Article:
Are Heart Disease and Alzheimer’s Related?

Photo of old man with alzheimers heart disease link LocateADocHeart problems may be only one result of plaque buildup in arteries. A new study shows the same arterial stiffness, officially called atherosclerosis, may result in brain-related conditions such as dementia and Alzheimer’s disease. Researchers believe that it’s only a matter of time before this correlation between heart disease and brain disease is commonly recognized by cardiologists, neurologists, and other physicians.

A recent study, published in the March 31st edition of JAMA Neurology, compared a series of brain images and the arterial health of several dementia-free patients who were 83 years of age or older. The PET scans showed the plaque buildup in the brain. Two years of monitoring revealed that plaque buildup increased from 48% to 75%. As the plaque continued to increase, the arteries became stiffer.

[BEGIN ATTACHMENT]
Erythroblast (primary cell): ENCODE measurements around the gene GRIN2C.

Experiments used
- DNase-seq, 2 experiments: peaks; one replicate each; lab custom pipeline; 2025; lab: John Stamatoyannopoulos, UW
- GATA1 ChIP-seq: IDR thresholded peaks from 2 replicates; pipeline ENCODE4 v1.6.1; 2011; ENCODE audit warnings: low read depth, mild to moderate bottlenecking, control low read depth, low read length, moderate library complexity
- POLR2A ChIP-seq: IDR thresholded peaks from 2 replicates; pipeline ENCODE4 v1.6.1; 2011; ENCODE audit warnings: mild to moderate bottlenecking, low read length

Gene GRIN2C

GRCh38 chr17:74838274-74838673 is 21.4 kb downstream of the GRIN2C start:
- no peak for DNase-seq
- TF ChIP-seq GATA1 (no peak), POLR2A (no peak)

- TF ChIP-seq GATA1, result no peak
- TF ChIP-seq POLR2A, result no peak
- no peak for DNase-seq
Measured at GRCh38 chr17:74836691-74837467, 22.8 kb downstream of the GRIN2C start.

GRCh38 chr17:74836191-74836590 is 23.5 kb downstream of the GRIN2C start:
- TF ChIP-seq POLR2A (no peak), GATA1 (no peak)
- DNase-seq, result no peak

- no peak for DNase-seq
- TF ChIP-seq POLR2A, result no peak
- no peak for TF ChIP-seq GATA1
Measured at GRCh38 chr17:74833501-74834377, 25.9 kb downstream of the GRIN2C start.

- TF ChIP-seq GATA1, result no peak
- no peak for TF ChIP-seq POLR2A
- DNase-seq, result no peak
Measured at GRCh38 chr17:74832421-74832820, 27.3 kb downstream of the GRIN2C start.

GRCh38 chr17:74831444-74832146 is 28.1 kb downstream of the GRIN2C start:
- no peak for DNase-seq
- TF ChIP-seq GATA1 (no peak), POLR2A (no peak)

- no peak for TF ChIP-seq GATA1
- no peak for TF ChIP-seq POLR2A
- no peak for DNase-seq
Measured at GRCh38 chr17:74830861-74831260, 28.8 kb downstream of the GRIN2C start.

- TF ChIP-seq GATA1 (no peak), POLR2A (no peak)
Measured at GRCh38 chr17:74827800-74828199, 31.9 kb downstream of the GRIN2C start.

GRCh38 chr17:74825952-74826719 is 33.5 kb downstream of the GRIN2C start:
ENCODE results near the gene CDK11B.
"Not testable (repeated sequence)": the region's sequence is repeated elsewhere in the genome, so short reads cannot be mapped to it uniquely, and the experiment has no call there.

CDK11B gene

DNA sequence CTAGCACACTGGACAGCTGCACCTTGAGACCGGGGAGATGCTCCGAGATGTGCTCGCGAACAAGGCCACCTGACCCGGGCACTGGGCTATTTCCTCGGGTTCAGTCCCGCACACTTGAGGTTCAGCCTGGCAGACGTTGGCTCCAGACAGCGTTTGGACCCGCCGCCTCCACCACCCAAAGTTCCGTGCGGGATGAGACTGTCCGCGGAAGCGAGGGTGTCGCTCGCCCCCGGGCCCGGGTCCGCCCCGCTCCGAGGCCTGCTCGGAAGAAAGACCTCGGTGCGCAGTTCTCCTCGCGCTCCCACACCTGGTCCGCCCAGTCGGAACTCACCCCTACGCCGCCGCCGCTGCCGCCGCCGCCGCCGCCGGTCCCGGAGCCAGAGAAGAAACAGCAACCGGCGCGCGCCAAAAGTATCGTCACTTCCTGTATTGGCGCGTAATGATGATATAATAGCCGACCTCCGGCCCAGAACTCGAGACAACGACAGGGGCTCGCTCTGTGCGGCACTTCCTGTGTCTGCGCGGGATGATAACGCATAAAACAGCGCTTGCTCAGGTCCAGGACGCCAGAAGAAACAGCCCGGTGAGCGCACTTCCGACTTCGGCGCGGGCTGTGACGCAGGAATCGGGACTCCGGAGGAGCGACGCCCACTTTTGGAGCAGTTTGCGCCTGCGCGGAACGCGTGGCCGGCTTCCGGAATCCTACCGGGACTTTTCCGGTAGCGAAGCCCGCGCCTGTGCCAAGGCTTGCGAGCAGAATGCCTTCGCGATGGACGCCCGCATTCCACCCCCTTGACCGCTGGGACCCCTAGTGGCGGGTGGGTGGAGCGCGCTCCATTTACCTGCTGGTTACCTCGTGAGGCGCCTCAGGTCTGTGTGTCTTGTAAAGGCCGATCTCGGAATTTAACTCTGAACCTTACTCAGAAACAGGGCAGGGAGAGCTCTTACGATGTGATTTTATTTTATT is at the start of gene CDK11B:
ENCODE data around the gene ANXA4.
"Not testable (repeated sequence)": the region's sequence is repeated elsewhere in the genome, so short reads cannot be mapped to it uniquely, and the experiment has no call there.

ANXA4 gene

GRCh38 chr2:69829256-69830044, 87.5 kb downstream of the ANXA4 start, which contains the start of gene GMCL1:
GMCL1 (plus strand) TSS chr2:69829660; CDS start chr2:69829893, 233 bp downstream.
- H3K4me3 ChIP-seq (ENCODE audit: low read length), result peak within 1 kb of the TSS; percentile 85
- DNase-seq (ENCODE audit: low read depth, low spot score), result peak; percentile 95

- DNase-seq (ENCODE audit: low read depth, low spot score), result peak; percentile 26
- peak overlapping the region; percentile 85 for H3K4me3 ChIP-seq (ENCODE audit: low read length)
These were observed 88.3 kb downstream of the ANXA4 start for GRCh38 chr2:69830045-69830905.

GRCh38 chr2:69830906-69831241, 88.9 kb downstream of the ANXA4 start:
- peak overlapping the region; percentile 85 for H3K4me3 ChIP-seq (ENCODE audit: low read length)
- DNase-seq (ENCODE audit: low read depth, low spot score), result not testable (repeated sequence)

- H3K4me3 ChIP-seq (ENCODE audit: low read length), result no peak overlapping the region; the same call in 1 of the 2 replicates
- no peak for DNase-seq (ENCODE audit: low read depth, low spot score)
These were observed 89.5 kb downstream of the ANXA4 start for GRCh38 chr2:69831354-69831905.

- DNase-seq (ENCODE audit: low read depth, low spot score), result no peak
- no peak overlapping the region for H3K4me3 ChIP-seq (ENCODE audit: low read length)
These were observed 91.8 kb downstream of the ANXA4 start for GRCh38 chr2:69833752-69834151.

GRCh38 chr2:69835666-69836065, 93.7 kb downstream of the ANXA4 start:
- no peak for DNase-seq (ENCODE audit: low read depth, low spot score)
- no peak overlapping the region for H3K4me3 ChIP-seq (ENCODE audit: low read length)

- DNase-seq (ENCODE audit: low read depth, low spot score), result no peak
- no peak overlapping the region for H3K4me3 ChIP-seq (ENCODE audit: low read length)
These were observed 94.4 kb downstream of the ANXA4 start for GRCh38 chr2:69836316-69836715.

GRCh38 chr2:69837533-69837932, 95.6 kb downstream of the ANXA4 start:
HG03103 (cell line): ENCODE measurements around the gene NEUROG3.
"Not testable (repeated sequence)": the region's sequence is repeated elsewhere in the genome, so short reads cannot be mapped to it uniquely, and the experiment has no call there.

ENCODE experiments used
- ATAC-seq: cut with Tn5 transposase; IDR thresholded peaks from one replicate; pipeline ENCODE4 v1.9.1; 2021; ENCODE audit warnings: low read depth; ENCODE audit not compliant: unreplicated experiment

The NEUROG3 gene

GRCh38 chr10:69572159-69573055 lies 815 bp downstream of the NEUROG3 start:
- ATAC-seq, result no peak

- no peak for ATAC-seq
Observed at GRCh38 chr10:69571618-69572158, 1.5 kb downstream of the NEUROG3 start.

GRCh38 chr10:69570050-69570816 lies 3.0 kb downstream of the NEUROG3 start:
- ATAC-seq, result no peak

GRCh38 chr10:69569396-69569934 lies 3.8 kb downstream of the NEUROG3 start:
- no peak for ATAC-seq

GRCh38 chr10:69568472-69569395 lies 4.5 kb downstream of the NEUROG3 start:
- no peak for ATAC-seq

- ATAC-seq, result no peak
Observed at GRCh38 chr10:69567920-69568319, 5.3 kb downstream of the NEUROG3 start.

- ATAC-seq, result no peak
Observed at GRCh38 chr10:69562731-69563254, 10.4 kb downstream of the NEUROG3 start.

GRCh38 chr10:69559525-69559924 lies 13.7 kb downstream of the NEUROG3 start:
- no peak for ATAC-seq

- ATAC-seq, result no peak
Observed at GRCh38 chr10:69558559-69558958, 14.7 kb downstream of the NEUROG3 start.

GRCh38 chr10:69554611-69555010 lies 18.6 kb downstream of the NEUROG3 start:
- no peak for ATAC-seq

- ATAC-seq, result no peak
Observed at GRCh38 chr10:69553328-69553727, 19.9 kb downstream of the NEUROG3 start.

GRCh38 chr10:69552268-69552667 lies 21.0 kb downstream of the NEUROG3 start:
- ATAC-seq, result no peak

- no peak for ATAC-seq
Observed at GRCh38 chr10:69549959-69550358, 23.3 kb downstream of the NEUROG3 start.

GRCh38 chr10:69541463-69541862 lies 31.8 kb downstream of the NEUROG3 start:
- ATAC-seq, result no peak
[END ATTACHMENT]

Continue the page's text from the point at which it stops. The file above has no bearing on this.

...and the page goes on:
Scientists are now trying to determine how much this extra buildup affects the likelihood of Alzheimer’s disease in elderly patients. This condition is the most common form of dementia diagnosed in elderly adults. The disease affects memory, thinking, and the ability to effectively complete normal daily activities.

Those in the medical field recognize that factors such as diet, exercise, stress level, and weight play a significant role in heart health. Things like maintaining normal blood pressure and cholesterol levels help prevent plaque buildup in the arteries of the heart. Perhaps the same measures could be used to prevent or delay the onset of brain-related conditions also.

If you have additional questions regarding heart disease and alzheimers, ask our network of doctors and specialists with our Ask A Doc feature.

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